The largest agglomerations according to the 2002 census are Greater Santiago with 5.6 million people, Greater Concepción with 861,000 and Greater Valparaíso with 824,000.
Chile is a multiethnic society, home to people of many different ethnic backgrounds. Studies on the ethnic structure of Chile vary significantly from one another.
An autosomal DNA study from 2014 found out Chile to be 44.34% (± 3.9%) native American, 51.85% (± 5.44%) European and 3.81% (± 0.45%) African.A 2015 study analyzing hundreds of thousands of SNPs yielded similar results — around 55% European, 43% Native, and 2% African.
A public health book from the University of Chile states that 30% of the population is of Caucasian origin; Mestizos with an average 60% Caucasian ancestry and 40% Native American ancestry are estimated to amount a total of 65%, while Native Americans (Amerindians) comprise the remaining 5%. A genetic study by the same university showed that the average Chilean's genes are 64% Caucasian and 35% Amerindian.
UNAM professor of Latin American studies, Francisco Lizcano, in his social research estimates that a predominant 52.7% of the Chilean population can be classified as culturally European, with an estimated 44% as Mestizo.Other social studies put the total amount of Whites at over 60 percent.
Some publications, such as the CIA World Factbook, state that the entire population consist of a combined 95.4% of "Whites and White-Amerindians", and 4.6% of Amerindians. These figures are based on a national census held in 2002, which classified the population as indigenous and non-indigenous, rather than as White or Mestizo.
Despite the genetic considerations, many Chileans, if asked, would self-identify as white. The 2011 Latinobarómetro survey asked respondents in Chile what race they considered themselves to belong to. Most answered "white" (59%), while 25% said "mestizo" and 8% self-classified as "indigenous".
A 2002 national poll revealed that a majority of Chileans believed they possessed some (43.4%) or much (8.3%) "indigenous blood", while 40.3% responded that they had none.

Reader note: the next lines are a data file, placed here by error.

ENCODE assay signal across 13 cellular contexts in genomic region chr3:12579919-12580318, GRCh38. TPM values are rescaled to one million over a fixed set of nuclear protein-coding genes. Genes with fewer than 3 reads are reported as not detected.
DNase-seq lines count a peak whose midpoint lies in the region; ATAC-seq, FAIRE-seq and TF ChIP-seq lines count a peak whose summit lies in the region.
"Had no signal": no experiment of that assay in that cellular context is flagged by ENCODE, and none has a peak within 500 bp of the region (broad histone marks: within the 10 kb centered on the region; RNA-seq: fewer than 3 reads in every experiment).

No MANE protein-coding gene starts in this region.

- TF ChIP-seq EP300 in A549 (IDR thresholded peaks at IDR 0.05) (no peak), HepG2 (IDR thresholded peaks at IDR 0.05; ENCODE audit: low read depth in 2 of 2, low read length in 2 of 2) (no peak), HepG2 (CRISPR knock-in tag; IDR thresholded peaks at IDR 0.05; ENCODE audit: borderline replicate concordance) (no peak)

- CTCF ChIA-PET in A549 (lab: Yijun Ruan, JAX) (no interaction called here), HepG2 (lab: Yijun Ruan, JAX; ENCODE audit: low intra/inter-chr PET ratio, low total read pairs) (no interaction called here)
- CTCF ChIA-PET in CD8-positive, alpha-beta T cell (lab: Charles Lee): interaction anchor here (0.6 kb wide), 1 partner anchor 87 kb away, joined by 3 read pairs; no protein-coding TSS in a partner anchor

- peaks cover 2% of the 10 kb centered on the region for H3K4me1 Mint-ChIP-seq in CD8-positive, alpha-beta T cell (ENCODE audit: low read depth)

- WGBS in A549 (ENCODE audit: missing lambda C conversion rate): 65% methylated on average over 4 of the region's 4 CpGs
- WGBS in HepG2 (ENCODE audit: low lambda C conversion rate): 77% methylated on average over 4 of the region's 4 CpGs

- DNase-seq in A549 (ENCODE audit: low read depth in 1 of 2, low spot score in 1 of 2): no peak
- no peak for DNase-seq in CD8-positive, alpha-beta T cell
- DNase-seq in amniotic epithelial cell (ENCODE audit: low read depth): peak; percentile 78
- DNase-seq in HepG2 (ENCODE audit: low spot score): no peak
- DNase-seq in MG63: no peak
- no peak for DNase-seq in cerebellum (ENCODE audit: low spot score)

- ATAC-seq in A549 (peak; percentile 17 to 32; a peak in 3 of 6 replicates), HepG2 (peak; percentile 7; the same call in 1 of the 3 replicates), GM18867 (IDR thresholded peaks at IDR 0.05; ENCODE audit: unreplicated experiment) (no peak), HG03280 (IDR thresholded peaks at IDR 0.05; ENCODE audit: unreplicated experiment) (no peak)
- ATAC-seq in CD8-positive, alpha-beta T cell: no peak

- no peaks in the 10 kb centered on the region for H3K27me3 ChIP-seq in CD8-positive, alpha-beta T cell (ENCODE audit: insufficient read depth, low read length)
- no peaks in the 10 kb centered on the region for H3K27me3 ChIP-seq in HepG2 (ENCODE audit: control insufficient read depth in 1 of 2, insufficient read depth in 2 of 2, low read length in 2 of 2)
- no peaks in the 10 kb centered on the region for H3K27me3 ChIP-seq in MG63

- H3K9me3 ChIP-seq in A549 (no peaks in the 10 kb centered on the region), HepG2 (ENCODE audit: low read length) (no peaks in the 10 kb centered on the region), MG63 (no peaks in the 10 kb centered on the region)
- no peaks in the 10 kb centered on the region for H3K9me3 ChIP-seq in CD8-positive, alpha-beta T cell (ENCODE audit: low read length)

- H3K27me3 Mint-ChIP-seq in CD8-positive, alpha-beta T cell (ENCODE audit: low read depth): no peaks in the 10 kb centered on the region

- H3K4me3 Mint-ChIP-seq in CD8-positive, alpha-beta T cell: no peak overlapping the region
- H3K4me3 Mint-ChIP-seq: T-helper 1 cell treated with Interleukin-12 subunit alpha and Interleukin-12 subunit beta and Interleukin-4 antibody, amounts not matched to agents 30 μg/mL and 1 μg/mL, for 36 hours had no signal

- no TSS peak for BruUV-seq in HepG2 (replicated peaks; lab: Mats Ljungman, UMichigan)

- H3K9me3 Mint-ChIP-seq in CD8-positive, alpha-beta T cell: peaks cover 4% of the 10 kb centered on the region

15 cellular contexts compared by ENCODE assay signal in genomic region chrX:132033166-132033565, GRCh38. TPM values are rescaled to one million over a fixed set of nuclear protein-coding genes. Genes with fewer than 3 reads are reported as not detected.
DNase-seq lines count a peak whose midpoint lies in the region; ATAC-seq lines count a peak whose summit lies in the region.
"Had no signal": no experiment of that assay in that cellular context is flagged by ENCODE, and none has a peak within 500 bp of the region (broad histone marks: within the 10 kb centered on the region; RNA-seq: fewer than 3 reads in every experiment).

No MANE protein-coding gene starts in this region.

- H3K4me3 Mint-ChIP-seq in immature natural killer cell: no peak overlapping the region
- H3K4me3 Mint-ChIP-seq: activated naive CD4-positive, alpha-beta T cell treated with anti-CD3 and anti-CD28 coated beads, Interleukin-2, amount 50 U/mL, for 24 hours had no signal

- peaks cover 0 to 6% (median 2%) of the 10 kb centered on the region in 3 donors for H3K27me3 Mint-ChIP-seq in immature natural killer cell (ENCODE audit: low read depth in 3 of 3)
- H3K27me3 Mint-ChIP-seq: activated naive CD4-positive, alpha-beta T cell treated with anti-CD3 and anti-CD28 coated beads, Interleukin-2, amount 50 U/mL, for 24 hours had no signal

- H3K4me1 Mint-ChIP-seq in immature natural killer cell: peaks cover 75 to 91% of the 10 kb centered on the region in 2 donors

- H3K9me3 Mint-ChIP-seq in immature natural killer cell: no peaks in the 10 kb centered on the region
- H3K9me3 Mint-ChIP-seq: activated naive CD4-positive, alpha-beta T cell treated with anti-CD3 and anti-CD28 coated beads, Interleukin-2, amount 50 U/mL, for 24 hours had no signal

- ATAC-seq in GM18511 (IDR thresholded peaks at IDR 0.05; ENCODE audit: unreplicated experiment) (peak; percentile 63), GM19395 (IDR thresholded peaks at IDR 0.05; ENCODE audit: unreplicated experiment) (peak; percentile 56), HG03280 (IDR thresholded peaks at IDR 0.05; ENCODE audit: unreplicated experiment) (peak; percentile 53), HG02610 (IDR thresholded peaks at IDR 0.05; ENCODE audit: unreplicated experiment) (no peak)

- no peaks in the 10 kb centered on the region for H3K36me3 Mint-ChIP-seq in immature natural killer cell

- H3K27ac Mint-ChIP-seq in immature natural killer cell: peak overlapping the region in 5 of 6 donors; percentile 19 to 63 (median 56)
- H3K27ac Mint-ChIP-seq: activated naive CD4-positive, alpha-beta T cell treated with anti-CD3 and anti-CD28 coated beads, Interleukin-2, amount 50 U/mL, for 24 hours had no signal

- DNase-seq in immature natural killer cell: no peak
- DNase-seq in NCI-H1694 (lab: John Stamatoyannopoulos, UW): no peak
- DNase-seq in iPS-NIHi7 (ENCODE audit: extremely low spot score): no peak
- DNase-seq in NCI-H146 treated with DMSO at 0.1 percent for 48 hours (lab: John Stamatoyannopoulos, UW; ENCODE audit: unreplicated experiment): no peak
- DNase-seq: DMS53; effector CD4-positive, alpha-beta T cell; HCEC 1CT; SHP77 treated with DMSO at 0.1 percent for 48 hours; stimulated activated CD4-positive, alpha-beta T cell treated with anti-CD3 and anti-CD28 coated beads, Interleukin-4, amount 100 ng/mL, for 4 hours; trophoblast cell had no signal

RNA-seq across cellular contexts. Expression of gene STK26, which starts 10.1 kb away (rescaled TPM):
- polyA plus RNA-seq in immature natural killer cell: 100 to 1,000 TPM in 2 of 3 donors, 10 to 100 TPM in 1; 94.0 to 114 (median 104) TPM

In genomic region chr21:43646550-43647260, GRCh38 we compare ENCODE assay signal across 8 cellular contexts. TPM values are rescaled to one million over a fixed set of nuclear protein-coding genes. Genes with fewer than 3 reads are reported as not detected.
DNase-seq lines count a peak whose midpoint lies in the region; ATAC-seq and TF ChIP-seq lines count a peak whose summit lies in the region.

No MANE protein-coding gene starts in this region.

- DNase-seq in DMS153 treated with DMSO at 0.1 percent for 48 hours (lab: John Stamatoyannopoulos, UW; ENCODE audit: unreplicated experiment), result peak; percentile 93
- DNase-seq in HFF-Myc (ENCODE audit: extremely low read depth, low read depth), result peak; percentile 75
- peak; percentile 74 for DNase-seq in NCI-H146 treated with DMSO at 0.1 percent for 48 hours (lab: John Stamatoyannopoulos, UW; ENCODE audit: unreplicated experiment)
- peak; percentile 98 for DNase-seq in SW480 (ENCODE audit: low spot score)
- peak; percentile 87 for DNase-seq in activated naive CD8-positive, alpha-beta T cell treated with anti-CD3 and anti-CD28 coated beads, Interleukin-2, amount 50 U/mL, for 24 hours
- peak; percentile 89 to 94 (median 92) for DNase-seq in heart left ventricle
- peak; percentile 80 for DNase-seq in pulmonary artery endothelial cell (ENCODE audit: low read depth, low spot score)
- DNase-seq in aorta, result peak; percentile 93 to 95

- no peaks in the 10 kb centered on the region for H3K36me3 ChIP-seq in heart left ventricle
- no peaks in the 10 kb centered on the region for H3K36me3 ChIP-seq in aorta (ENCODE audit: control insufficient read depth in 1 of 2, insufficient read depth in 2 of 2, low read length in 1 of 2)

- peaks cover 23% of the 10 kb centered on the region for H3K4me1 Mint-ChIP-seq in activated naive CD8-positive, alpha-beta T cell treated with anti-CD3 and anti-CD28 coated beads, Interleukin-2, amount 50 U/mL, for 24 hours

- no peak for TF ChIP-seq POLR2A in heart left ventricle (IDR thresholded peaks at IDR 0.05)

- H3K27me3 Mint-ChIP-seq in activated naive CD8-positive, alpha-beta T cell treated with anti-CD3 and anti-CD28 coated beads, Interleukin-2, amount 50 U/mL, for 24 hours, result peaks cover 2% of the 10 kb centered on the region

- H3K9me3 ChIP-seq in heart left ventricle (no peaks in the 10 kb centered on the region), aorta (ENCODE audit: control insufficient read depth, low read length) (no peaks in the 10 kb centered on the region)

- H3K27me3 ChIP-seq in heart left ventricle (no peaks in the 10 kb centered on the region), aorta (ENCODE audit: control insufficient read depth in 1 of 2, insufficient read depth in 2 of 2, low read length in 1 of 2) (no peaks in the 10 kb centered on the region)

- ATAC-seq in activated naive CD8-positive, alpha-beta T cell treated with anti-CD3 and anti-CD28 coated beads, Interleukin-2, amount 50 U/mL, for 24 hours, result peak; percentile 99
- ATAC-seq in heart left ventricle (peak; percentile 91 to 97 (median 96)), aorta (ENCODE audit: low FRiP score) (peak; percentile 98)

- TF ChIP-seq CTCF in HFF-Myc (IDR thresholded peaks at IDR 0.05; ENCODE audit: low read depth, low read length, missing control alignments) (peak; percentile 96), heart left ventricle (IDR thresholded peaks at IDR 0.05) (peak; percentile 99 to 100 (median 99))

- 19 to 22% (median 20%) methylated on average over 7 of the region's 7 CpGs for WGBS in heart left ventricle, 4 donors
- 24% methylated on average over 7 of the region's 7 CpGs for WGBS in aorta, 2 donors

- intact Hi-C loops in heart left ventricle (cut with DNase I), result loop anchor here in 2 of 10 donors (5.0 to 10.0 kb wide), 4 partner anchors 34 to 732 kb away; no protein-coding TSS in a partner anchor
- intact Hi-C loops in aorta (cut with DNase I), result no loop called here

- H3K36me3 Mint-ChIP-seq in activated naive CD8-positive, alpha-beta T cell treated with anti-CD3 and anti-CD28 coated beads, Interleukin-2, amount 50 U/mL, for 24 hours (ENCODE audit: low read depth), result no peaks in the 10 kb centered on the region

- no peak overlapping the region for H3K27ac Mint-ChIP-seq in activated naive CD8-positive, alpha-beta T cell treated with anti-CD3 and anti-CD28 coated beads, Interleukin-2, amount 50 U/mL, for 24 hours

The Spanish spoken in Chile is distinctively accented and quite unlike that of neighbouring South American countries because final syllables and "s" sounds are dropped, and some consonants have a soft pronunciation. Accent varies only very slightly from north to south; more noticeable are the small differences in accent based on social class or whether one lives in the city or the country.
That the Chilean population was largely formed in a small section at the center of the country and then migrated in modest numbers to the north and south helps explain this relative lack of differentiation, which was maintained by the national reach of radio, and now television, which also helps to diffuse and homogenize colloquial expressions.
There are several indigenous languages spoken in Chile: Mapudungun, Quechua, Aymara and Rapa Nui. After the Spanish invasion, Spanish took over as the lingua franca and the indigenous languages have become minority languages, with some now extinct or close to extinction.
German is spoken to a great extent in southern Chile, either in small countryside pockets or as a second language among the communities of larger cities.
Through initiatives such as the English Opens Doors program, the government made English mandatory for students in fifth-grade and above in public schools. Most private schools in Chile start teaching English from kindergarten.Common English words have been absorbed and appropriated into everyday Spanish speech.
Since 2010, all students from 3rd grade in secondary school have been tested on listening and reading comprehension for English language. The evaluation is compulsory and the instrument is TOIEC Bridge, developed by Educational Testing Service.